There are a few new features that I felt enhance the game. During development, however, some testers expressed that they prefer the “old way” with how the markets/auctions work, so one of the new rules is optional. One cool new feature in Space HoRSE is the ability to eat your extra food in the pub. For example, if you’ve stockpiled 10 extra food after the previous market phase, you can go to the pub during your turn and eat some of the extra food to instantly give yourself some extra turn time. Also while in the pub, you can make trades with any of the other players. You can trade anything, even land! You can make loans to players if you’re nice enough, or buy some extra food from another player to give yourself some extra time to place that last HoRSE. The possibilities are limited only by the players.

Will H.O.R.S.E. have still 3 (4 with crystite) genres of goods or you have you come up with some original ideas in this area?

There are 4 comparable resources…food, power, titanium (to make HoRSE’s), and zirconium (to sell for cash).

What about the music, will you keep singing it inside yourself for 20 years like I’m doing with M.U.L.E.’s jingle?

Only time will tell, I guess. I used similar elements that M.U.L.E.’s theme used, but I’m sure everybody will decide individually whether it is as good as the M.U.L.E. theme. In addition to the theme song, there are 4 additional pieces of music in various parts of the game that are more electronic/experimental sounding. These were created by Data-Regeneration Project (www.data-regeneration.com).

Did you arrange a good plot to justify the trading action behind H.O.R.S.E?

The trading option in the Pub is actually a highly improved interface for a concept that existed in M.U.L.E. called “Collusion”, in which two players could trade independently of other players. The main difference is that the pub is available during the development phase instead of the market phase.

How wide is the gaming area? Will it be square based like in M.U.L.E.?

Yes. The map is divided into 9 squares across by 4 squares down, with the store in the center square and a river running right through the middle of the map. Mountains and zirconium deposits are randomly placed with each new game.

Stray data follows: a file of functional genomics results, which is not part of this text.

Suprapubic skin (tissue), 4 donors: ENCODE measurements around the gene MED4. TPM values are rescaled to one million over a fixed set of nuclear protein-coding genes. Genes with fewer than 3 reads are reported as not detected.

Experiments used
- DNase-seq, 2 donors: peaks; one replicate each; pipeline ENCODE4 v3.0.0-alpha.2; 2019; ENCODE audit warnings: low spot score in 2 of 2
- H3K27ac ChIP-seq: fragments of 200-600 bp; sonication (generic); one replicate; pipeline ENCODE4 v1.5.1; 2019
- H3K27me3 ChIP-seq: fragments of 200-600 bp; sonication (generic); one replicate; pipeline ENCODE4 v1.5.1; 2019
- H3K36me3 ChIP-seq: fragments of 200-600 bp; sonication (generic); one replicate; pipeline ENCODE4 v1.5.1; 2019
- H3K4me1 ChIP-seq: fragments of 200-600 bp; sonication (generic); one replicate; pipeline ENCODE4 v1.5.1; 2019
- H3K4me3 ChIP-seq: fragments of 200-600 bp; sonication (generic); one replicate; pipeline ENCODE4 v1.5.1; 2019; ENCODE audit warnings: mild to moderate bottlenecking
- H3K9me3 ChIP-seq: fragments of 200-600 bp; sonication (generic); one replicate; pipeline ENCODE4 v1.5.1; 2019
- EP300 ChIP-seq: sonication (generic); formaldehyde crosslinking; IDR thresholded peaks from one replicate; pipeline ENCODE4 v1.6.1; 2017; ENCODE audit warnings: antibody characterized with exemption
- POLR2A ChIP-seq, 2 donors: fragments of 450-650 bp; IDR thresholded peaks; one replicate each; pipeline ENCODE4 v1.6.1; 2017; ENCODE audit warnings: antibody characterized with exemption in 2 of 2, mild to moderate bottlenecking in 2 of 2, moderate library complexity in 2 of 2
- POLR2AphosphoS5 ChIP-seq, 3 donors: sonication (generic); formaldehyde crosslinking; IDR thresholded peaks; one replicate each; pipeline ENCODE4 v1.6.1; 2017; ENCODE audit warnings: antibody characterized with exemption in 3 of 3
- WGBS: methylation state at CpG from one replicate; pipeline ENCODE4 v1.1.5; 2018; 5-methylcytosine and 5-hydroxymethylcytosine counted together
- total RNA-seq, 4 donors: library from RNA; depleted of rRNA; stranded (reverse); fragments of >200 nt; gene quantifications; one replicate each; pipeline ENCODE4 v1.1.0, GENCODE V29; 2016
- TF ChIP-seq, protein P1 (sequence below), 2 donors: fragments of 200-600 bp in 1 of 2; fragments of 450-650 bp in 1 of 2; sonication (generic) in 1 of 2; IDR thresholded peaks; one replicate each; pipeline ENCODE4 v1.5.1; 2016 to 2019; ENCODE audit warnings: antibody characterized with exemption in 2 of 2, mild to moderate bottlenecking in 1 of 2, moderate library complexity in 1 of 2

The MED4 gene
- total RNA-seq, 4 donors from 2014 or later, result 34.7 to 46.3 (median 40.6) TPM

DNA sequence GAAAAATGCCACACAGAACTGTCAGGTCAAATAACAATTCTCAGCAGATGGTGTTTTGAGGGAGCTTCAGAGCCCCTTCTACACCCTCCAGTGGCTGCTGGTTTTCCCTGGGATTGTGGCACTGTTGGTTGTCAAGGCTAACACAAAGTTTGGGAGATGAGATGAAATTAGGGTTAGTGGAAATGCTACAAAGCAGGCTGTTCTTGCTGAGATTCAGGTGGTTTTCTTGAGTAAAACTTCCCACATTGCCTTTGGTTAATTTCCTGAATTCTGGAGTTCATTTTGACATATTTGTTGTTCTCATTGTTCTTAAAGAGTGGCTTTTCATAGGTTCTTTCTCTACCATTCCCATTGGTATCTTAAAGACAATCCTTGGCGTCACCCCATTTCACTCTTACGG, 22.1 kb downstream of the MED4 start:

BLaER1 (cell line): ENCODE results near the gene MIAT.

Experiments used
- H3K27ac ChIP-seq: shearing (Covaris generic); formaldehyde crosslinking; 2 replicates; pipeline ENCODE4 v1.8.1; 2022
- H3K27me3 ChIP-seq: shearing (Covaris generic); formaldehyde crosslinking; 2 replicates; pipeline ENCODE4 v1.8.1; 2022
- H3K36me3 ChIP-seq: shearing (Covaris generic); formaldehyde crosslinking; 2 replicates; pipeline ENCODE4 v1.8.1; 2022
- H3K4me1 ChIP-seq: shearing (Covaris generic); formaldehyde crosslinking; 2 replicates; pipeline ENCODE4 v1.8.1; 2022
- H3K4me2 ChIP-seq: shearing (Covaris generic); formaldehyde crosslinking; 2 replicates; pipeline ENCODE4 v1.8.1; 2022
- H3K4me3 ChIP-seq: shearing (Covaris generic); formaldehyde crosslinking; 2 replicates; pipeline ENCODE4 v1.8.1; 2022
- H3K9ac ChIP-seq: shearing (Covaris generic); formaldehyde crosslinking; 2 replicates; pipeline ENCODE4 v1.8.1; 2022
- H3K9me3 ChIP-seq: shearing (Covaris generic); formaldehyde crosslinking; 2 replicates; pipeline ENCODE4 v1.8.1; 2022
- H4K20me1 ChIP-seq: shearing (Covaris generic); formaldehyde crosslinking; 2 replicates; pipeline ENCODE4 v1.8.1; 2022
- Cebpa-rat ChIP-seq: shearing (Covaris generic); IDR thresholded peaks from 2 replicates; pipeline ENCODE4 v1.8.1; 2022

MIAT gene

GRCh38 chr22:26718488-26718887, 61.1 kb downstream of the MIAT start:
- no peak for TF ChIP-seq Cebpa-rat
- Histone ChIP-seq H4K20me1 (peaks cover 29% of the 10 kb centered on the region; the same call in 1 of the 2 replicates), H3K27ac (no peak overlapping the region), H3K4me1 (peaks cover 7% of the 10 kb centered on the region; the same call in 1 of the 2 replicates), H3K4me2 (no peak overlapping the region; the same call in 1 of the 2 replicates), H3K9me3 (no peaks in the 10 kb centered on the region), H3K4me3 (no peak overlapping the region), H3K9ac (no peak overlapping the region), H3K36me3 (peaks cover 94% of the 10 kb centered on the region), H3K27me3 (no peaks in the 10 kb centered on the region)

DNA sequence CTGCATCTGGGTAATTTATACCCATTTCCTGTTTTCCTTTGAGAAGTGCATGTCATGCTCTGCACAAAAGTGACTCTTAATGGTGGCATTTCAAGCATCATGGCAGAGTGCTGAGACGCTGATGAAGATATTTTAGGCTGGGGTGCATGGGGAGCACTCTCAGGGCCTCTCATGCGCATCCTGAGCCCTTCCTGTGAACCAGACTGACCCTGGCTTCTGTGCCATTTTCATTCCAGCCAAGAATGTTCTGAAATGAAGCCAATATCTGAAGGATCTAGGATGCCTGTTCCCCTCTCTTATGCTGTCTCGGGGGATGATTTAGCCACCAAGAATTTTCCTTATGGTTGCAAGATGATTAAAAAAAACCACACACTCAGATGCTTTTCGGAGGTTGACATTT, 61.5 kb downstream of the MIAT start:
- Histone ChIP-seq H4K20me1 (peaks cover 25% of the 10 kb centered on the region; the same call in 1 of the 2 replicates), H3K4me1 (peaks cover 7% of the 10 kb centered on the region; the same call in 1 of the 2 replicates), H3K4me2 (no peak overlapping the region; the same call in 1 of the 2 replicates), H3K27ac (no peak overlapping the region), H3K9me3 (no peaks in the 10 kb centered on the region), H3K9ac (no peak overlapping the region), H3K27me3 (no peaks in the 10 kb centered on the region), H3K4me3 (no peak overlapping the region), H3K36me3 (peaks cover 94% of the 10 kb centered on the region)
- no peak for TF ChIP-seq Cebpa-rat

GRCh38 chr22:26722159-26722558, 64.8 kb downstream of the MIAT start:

Did you find some original ideas for land collection at beginning of each turn (is it still turn based?) or did you stay with the original?

The land claim phase is turn based, beginning with the lowest scoring player. You have the freedom to click on any unclaimed plot. I felt like the original way that M.U.L.E. handled the land claim phase was due to input limitations at the time. In 1982, using a pointer on screen to select things was not a popular concept, so it was like playing Wheel of Fortune. Now, with the ability to choose a specific plot, you can more strategically plan your colony.

Were there any big hurdles or problems during development? Did anything funny happen?

Network play was the biggest hurdle. At the same time, it allowed me to interact with testers and create a more personal relationship with these die-hard fans. Internet testing was a lot of fun, and really made me realize what a positive impact network play has on this game. The funniest part of developing Space HoRSE was also during internet testing before I implemented punctuation in the chat window. Nobody could tell if somebody was being funny, sarcastic, serious, etc. I never realized how important emoticons are until then. :)

Any final thoughts or comments? Anything you would like to add?

I wasn’t sure whether Space HoRSE would be criticized as a rip-off or dis-honor to one of the greatest games in PC history, or whether M.U.L.E. fans would appreciate it for what it is. I’ve been very lucky to receive lots of good comments from old-school M.U.L.E. fans. A lot of people have thanked me for finally doing what should have been done a long time ago. Others have expressed appreciation for sticking to the core gameplay that made M.U.L.E. great. I’m glad people realize that I created Space HoRSE for the fans because we want to play it right now. Period.